Hasn't hit him yet

CHAD SCARSBROOK -- Winnipeg Sun

, Last Updated: 7:52 AM ET

It's been almost a year, but sometimes Jean-Michel Menard still can't believe he's the defending Brier champion.

"When I look at the (Canadian Curling Association) website and you see Brier champions and you see your name, that's when you realize, geez, it really happened," said the Quebec skip yesterday, who's in town for the BDO Classic Canadian Open at MTS Centre.

The lives of Menard, Francois Roberge, Eric Sylvain and Maxime Elmaleh have changed dramatically since they came out of nowhere to upset Ontario's Glenn Howard last year in Regina.

"We're way busier in terms of curling," said Menard, 31. "We used to be a team that was playing every two weekends just around home. Since we won last year, we've been invited to lots of tournaments in Europe and Western Canada."

He's getting recognized on the streets of Quebec too -- no small task in a province where curling is just starting to gain some fame.

Menard put La Belle Province on the curling map when he became the first francophone born in the province to win the Brier and the first Quebec team to win since Jim Ursel's squad in 1977.

"It's getting better." said Menard of the sport's visibility back home. "If we compare ourselves to Ontario, Saskatchewan, Manitoba or even Alberta, there's lots of work to be done. But if you compare what it was a couple of years ago and where we are now, we're getting there. Slowly but surely."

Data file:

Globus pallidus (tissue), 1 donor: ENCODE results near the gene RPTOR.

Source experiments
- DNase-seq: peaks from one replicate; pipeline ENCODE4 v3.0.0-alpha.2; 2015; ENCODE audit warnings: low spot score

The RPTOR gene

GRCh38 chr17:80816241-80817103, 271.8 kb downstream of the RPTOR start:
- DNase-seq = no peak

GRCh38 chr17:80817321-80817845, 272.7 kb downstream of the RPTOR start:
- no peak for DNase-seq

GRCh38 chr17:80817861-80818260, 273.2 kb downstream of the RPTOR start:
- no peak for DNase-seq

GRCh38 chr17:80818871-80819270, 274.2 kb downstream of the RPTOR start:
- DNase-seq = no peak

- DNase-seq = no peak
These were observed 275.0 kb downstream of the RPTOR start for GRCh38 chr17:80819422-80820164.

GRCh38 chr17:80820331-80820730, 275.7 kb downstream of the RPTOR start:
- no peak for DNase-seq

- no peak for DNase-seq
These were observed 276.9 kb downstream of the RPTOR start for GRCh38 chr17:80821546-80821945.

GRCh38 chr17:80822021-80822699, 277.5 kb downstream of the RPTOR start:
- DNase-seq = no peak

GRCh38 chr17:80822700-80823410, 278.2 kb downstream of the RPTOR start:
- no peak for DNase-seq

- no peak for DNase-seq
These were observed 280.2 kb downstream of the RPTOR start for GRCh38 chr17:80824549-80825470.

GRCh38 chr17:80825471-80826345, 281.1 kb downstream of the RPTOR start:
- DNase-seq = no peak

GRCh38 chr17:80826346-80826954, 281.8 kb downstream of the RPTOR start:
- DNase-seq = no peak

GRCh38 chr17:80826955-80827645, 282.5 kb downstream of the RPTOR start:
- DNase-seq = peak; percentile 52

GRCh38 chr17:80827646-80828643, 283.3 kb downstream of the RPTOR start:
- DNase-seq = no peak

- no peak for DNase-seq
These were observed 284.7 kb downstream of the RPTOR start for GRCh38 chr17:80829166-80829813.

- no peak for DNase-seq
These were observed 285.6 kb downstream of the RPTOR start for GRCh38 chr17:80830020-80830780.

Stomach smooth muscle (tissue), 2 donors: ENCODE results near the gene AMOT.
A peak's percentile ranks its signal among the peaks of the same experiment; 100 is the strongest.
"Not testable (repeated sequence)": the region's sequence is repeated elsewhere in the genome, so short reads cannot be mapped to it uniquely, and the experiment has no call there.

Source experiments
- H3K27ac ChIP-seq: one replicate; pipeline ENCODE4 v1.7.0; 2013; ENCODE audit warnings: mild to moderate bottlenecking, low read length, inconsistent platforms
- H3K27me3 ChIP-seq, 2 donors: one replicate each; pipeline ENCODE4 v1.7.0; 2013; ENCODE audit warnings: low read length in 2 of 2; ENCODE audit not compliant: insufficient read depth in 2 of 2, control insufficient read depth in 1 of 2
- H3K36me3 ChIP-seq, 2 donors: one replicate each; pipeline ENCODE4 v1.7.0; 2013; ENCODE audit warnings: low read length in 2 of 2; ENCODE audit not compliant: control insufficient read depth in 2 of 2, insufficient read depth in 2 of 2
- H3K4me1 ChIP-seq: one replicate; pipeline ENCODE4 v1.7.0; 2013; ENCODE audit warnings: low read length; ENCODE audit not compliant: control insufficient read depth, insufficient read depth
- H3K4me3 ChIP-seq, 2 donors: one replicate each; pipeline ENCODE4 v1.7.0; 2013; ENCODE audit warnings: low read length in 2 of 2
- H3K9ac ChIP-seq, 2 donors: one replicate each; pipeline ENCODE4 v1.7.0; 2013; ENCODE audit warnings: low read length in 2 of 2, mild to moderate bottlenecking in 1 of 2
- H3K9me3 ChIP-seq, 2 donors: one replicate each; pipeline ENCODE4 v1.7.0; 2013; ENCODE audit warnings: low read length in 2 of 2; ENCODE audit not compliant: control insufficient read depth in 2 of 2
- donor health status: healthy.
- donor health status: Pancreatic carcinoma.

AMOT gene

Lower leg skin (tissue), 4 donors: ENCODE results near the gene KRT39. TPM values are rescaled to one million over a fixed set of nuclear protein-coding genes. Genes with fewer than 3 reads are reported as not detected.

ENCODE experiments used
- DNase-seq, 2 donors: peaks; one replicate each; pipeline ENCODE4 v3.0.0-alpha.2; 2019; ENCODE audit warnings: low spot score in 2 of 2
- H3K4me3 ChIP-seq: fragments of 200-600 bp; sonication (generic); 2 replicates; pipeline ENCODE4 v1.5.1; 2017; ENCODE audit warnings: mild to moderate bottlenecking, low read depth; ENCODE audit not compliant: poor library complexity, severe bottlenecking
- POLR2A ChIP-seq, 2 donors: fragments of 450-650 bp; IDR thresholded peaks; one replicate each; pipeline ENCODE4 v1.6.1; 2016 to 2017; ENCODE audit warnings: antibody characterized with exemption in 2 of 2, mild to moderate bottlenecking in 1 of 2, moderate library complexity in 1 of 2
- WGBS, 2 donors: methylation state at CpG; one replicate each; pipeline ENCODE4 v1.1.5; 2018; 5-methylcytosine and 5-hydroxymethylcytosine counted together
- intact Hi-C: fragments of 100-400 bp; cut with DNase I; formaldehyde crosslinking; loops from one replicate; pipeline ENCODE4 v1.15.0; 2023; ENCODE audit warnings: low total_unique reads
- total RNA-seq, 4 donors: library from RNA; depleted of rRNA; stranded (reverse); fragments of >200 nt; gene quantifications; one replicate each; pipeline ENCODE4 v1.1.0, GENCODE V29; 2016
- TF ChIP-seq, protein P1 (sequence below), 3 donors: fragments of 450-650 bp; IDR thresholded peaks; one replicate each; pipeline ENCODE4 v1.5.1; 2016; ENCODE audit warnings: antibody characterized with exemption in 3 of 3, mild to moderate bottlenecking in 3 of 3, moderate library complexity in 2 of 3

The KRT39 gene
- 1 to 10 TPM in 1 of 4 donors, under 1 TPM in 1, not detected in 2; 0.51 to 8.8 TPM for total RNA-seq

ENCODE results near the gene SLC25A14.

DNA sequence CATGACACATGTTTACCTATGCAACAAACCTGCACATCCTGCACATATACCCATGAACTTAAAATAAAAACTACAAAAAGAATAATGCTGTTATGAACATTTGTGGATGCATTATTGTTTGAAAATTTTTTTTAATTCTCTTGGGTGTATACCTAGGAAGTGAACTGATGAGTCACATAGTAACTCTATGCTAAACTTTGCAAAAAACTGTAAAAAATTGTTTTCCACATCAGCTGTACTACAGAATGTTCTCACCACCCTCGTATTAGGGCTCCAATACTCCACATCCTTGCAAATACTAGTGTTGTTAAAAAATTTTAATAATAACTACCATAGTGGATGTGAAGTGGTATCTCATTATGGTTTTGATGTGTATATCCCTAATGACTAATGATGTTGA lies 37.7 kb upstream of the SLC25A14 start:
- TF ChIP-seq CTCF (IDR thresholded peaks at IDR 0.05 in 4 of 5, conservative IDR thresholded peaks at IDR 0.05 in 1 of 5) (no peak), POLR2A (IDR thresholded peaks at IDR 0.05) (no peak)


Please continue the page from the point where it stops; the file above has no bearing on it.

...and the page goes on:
Menard's Brier win and subsequent second-place showing at the world championship have put a big target on the Quebec team's back, something they've already noticed this year.

"In the first part of the year every team we were playing again were playing like curling gods," said Menard. "Local clubs, they were making shots they usually don't make and passing through narrow ports. That was a little frustrating, but I guess it's something you have to live with when you've won the Brier and it's normal.

"I did the same thing a couple of years ago when I had the chance to play (Jeff) Stoughton and (Wayne) Middaugh, (Kevin) Martin or (Randy) Ferbey. You always try to play your best because you know they've won the whole thing. Teams are thinking the same playing against us. Now we're on the other side of the fence."

Menard has been playing average by his own admission this year but hopes to peak at the right time -- two weeks from now at the provincial championship. And if he wins that, he'll get a shot to realize his next goal.

"My dream would be to be the first Quebec team to win twice the Brier," he said.


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